No, you can't! A will have n columns and m rows. It is not necessarily true that A is asquarematrix whch is what you would be assuming.

This makes no sense at all. V and W are vector spaces, not linear transformations. It makes no sense to sayThis would mean that V and W are one-to-one iff they are onto, and if I can use this to show that V and W are onto, then Range(L) = W.vector spacesare "one-to-one" or "onto". Take a deep breath andthinkabout what you are saying. It is the linear transformation L that you are to show is "one-to-one" and "onto".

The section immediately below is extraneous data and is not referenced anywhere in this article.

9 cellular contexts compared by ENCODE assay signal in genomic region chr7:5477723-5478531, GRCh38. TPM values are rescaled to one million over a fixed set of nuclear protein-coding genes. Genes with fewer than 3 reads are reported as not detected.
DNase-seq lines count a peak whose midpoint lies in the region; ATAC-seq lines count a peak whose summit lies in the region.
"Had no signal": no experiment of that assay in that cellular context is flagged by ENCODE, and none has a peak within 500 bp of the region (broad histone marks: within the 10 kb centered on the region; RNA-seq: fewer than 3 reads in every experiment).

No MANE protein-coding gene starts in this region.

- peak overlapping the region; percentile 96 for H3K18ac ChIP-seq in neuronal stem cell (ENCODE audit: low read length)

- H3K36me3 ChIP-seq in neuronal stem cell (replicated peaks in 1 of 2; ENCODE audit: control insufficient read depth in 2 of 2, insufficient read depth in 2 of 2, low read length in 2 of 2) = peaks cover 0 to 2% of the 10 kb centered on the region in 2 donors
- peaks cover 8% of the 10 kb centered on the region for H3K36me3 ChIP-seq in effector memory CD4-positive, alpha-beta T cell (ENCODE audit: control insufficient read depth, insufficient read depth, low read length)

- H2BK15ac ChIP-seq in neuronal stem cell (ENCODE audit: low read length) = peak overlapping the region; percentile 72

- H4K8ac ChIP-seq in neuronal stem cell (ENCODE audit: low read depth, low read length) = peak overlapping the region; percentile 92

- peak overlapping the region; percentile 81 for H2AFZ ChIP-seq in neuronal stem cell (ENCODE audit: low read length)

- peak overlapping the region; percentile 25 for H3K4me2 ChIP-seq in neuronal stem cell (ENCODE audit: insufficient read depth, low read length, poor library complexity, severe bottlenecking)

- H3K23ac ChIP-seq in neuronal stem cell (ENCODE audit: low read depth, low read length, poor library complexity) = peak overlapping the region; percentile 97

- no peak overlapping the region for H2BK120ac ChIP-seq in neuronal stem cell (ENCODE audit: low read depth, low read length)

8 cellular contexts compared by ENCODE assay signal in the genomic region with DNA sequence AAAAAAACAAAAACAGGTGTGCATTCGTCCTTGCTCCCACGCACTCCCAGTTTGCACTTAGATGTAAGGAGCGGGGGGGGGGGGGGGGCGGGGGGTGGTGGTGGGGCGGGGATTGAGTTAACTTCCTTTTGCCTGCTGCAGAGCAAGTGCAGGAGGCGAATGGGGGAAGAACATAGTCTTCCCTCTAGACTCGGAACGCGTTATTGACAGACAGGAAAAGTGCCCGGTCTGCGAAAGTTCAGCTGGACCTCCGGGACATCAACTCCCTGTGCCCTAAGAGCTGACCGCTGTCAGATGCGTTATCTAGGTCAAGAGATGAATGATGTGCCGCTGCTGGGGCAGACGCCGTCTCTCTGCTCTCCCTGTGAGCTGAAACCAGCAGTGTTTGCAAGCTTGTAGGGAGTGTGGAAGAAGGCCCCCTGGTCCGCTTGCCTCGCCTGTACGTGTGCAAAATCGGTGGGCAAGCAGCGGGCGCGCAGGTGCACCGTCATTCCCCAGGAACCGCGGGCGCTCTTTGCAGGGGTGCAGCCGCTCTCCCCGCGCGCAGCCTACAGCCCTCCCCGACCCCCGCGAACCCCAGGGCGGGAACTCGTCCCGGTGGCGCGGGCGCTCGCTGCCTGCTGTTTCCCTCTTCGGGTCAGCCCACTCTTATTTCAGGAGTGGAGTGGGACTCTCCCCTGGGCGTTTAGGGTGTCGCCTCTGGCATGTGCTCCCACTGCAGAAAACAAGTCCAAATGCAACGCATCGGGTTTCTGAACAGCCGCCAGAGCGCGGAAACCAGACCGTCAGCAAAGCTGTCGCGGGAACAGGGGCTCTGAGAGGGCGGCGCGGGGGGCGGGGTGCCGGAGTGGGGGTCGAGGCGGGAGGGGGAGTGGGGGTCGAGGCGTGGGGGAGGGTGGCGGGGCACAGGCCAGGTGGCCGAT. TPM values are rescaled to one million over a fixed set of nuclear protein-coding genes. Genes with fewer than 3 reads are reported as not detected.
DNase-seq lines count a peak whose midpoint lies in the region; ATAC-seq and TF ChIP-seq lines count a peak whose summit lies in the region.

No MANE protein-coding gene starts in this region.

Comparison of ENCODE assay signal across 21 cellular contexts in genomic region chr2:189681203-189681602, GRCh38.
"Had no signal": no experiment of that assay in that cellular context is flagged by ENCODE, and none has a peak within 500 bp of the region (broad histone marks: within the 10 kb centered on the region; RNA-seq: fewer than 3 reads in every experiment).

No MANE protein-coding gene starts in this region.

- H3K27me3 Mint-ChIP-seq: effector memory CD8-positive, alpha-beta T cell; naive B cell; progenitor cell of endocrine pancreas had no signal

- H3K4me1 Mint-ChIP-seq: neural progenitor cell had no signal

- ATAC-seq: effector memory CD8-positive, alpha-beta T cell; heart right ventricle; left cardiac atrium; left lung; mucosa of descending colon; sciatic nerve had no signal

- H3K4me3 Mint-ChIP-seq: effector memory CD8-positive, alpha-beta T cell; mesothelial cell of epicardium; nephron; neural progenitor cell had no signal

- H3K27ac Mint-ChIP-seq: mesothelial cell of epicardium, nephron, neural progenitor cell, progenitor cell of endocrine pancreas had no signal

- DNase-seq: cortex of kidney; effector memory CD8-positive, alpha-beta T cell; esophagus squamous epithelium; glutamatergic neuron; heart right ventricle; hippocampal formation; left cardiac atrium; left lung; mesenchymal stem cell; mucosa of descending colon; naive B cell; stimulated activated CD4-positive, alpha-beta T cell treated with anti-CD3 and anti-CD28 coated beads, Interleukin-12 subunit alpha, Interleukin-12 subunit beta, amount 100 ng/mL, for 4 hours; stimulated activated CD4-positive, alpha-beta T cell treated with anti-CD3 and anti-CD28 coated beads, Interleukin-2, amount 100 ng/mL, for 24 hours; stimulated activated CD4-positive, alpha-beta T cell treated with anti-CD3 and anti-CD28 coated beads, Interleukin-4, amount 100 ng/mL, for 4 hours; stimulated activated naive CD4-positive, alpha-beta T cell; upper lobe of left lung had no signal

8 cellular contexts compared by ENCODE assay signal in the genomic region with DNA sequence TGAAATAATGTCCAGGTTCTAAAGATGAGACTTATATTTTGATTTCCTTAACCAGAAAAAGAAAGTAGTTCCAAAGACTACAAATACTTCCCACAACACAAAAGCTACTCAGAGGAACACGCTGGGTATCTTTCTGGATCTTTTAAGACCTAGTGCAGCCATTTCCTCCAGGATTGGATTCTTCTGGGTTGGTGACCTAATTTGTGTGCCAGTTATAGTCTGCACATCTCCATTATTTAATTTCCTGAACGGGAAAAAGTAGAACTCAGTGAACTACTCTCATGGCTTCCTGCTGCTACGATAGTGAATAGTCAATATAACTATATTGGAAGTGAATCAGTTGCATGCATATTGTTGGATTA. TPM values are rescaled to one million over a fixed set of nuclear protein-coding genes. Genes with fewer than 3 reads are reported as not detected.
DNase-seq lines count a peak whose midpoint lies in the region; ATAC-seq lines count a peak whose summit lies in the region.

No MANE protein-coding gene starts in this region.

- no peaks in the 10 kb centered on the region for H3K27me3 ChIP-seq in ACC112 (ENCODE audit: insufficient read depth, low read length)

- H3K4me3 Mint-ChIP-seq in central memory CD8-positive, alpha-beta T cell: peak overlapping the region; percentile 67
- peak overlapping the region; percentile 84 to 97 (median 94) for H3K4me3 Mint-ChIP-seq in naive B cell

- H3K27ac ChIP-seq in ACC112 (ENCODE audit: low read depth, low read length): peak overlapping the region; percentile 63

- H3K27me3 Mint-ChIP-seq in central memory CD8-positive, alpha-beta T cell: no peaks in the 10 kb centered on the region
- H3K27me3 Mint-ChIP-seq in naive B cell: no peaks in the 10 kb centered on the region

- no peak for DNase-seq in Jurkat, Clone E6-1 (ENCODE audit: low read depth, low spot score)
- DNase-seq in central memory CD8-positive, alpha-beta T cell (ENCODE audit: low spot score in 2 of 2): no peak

When L is written as a matrix, "with respect to bases B for V, and C for W", you get the columns of A by applying L to each of the vectors in B in turn, writing the result as linear combination of vectors in C. That means, in particular, that if [tex]a_1, a_2, \cdot\cdot\cdot a_m[\math] is the first column, The where is the first vector in basis B and are the vectors in basis C. That is, in that sense, every column of A represents a vector in W.But how can I show that V and W are one-to-one in order to do this, and what can I do with Col(A)?

Any help would be greatly appreciated, thanks.